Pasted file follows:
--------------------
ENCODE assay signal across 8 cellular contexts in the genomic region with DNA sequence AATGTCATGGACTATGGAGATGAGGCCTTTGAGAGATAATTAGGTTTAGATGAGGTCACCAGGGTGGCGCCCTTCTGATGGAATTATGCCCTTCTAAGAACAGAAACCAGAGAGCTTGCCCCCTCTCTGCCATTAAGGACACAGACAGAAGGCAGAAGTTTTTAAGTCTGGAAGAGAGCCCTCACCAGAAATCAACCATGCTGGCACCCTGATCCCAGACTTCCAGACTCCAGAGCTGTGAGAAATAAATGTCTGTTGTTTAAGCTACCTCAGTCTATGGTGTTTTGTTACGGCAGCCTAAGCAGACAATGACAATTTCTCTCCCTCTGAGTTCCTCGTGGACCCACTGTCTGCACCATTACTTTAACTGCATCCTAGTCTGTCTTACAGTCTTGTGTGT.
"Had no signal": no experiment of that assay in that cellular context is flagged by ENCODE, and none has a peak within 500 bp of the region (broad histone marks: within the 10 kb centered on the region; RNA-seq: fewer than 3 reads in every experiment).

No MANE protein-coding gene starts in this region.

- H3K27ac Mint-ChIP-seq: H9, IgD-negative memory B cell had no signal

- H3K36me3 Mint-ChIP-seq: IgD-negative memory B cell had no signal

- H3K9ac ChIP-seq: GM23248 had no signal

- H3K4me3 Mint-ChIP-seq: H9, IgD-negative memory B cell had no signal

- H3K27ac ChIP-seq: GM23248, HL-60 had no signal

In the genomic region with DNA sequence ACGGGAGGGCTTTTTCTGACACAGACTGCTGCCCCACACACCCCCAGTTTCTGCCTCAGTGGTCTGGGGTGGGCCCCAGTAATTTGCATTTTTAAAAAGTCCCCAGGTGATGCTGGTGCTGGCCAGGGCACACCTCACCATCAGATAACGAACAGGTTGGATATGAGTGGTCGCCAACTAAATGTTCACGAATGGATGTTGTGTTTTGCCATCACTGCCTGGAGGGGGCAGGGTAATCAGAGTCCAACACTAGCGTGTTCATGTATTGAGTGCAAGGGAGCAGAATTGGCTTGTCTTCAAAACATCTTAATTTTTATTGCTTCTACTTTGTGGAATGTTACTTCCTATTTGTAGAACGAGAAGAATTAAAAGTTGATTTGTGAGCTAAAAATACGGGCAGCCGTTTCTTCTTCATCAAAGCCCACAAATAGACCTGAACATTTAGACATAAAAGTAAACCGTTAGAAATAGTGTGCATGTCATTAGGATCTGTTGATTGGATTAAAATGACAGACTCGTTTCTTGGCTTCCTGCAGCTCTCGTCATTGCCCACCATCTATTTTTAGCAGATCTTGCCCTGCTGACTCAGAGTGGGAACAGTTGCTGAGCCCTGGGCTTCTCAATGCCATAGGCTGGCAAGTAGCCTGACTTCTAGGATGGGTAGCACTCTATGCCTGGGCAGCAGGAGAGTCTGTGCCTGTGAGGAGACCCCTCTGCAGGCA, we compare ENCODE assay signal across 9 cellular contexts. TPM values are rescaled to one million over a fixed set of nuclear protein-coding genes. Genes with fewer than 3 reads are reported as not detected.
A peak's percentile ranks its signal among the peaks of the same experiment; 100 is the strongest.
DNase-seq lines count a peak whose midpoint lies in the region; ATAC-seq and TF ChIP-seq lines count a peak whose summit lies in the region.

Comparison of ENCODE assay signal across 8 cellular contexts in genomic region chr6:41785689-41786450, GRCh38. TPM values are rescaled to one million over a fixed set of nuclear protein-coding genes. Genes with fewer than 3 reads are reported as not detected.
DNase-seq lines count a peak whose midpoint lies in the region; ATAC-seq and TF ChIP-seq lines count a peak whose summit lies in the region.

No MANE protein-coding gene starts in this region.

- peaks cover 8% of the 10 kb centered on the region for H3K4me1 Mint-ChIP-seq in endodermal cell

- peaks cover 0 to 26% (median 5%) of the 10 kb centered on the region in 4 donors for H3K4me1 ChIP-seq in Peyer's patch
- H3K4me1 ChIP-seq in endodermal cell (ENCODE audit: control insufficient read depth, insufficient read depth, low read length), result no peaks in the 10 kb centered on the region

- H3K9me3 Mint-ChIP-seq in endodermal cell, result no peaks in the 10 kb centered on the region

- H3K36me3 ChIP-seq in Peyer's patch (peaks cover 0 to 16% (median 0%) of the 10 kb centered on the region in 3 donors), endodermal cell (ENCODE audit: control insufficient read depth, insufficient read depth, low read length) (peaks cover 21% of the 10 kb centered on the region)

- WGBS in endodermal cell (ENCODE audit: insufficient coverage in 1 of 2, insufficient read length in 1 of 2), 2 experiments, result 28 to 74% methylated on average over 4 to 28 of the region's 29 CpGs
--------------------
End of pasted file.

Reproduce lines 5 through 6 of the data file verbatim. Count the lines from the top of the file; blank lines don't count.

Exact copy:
- H3K36me3 Mint-ChIP-seq: IgD-negative memory B cell had no signal

- H3K9ac ChIP-seq: GM23248 had no signal